Pinewood Students Rack Up Scholastic Awards


REGIONAL RECOGNITION Samantha Hsiung, Sophia Yao, Rachel Aronson, Emma Hwang, Kathleen Xie, and Sophia Cheng all won awards in this year’s Scholastic Arts and Writing Competition.

Esha Joshi, Features Writer

A succinct and poignant ode to the experience of grief. A heartbreakingly honest stream of consciousness seamlessly weaving together science and love. A colorful, evocative painting that provokes thought about the LGBTQIA+ experience. 

The Scholastic Art and Writing Competition is an opportunity for students across the country to share their work in 30 categories and receive recognition. 

This year, six Pinewood students received recognition for their work. 

Senior Samantha Hsiung won five awards: two Gold Keys and one Silver Key for poetry and an Honorable Mention in the Flash Fiction category. She received an Honorable Mention for her Writing Portfolio “Feels Like Burning.” Hsiung experimented with the motifs of fire and burning in her pieces, and many of them also touched on Chinese history.

Her Flash Fiction piece is her favorite out of all those she submitted. Hsiung’s fascination with Chinese history led her to write about “Tank Man,” a nickname for the Chinese man who stood in front of tanks after the 1989 Tiananmen Square Protests. The piece was very experimental; Hsiung used caesuras, a literary technique involving line breaks and white spaces in writing.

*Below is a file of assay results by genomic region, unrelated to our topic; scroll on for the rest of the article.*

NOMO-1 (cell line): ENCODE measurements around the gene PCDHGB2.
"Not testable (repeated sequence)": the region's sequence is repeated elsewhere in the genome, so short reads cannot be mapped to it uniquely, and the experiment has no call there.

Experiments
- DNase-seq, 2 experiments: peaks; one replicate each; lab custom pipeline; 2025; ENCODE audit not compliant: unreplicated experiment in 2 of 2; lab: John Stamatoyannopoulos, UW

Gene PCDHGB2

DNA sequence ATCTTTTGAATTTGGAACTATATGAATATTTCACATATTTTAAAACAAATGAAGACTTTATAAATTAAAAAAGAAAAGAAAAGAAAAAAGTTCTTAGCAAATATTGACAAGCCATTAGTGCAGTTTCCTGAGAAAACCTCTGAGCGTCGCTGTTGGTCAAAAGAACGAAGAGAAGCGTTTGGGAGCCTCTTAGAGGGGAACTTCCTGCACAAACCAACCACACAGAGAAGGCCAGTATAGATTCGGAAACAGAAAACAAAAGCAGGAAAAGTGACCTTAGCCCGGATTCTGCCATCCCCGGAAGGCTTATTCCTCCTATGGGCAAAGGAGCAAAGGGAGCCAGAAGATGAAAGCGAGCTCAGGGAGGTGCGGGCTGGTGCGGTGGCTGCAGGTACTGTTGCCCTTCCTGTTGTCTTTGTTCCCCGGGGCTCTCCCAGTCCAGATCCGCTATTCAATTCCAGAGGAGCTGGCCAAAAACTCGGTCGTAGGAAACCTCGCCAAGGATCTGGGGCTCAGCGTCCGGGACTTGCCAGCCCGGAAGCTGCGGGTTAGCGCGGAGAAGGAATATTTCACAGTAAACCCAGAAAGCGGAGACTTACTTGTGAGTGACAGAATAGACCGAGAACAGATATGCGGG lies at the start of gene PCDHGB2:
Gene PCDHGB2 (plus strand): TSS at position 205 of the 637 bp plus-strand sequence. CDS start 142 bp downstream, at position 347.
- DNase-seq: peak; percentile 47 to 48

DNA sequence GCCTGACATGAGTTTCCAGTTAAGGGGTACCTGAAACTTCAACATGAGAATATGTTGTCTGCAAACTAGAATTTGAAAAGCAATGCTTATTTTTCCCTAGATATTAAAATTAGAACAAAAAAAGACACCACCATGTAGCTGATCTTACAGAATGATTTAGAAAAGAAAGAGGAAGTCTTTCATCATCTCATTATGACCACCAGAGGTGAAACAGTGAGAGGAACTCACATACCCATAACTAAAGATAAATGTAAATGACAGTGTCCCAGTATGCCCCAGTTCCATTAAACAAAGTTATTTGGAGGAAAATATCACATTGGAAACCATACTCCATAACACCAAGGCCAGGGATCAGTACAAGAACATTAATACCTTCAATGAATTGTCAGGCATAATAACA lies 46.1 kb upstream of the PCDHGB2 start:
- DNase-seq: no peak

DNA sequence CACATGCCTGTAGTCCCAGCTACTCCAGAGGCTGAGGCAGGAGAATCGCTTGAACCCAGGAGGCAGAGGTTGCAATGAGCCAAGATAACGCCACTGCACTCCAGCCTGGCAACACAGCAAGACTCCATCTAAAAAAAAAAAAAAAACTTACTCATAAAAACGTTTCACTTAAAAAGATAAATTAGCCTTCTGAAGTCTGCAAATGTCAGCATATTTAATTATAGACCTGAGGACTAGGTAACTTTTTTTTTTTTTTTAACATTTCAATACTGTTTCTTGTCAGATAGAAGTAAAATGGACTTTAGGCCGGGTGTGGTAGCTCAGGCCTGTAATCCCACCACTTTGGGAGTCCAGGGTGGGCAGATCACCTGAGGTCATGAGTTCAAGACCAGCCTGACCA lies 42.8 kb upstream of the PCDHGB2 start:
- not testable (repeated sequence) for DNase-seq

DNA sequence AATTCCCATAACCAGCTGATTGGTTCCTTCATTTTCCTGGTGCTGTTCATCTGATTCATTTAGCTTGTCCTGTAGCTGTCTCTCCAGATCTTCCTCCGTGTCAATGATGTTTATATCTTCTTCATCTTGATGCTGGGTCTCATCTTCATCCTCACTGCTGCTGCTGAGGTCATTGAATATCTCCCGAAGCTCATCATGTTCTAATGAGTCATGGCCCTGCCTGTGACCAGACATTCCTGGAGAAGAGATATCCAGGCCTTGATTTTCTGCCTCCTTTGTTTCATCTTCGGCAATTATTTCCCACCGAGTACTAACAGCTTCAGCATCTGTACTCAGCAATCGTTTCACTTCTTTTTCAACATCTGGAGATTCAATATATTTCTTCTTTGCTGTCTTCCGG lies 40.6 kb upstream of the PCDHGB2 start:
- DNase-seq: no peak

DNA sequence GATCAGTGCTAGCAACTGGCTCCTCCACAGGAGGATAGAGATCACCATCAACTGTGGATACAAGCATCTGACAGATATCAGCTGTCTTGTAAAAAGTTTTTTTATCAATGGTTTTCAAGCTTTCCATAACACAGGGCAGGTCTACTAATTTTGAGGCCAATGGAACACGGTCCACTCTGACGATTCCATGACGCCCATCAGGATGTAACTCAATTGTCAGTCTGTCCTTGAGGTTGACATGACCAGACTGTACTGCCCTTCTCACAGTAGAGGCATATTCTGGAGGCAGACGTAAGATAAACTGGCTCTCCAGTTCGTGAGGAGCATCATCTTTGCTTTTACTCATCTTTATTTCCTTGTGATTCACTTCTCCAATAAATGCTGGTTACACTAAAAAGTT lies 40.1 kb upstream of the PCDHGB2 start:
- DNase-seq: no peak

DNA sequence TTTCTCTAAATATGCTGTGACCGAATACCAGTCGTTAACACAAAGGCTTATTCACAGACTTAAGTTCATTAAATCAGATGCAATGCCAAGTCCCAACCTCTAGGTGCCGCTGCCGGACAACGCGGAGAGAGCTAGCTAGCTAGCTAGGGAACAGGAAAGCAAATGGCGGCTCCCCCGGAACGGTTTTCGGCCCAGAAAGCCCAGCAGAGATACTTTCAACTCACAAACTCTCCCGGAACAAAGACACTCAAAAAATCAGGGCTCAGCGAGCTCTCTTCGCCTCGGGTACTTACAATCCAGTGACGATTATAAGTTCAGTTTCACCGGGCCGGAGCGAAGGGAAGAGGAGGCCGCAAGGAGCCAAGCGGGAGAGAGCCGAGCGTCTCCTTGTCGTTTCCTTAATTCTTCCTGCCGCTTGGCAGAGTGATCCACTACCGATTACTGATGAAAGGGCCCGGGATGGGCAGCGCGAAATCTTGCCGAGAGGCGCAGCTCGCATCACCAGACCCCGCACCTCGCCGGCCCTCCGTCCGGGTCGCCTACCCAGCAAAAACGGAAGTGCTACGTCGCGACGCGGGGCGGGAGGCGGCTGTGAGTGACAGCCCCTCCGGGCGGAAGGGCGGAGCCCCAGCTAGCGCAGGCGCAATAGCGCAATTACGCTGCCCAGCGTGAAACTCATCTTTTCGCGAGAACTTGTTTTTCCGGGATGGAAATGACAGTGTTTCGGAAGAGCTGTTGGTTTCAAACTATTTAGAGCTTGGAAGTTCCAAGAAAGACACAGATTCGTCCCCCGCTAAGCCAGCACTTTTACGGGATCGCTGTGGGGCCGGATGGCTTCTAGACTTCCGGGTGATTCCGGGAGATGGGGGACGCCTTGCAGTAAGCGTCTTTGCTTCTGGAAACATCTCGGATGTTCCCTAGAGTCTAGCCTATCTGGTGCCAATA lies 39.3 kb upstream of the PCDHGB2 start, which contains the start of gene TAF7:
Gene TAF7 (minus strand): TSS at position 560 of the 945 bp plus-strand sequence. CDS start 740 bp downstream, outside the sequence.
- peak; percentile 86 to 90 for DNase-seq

“I’m so grateful for all the English teachers at Pinewood who have motivated me to write and submit my work,” Hsiung said. 

 Junior Sophia Cheng won four awards this year: two Silver Keys and an Honorable Mention in the Journalism category, and another Silver Key in the Personal Essay category. She’s proudest of her essay, a personal piece about her identity as a Chinese American girl. 

“I worked with an old writing teacher on it for several months,” Cheng said. “It was pretty cool to watch my essay grow and evolve into something I was truly proud of.”

Eighth grader Rachel Aronson received an Honorable Mention for her short story “Number One-Ninety-Eight.” The piece follows Greta, an escaped chicken who dies in the wild because she didn’t develop the skills to survive while in captivity. 

Junior Emma Hwang also received an Honorable Mention from Scholastic for her personal essay about her scoliosis journey, something she hasn’t written about in the past. 

“I think it’s an accurate representation of this challenge of my life and does my experience justice,” Hwang said.

Junior Sophia Yao received the same award for a personal essay about her sister. 

“I feel pretty shocked about placing, since I had just submitted some things I’d written for AP Lang and literature,” Yao said. 

In the same category, sophomore Kathleen Xie received a Silver Key for her personal essay “Creativity is Not a Neat Little Checkbox.” Her inspiration for the piece, which is about the way life can hamper creativity by feeling like a list to check off, came from her looking through old pictures and videos of herself. 

“While reminiscing upon videos of the creative games and crafts I invented as a kid, I wondered if that creativity grew with me,” Xie said. “That’s what I explored in this piece.”

Hsiung’s two Gold Key submissions have the potential to win medals in a national round of judging.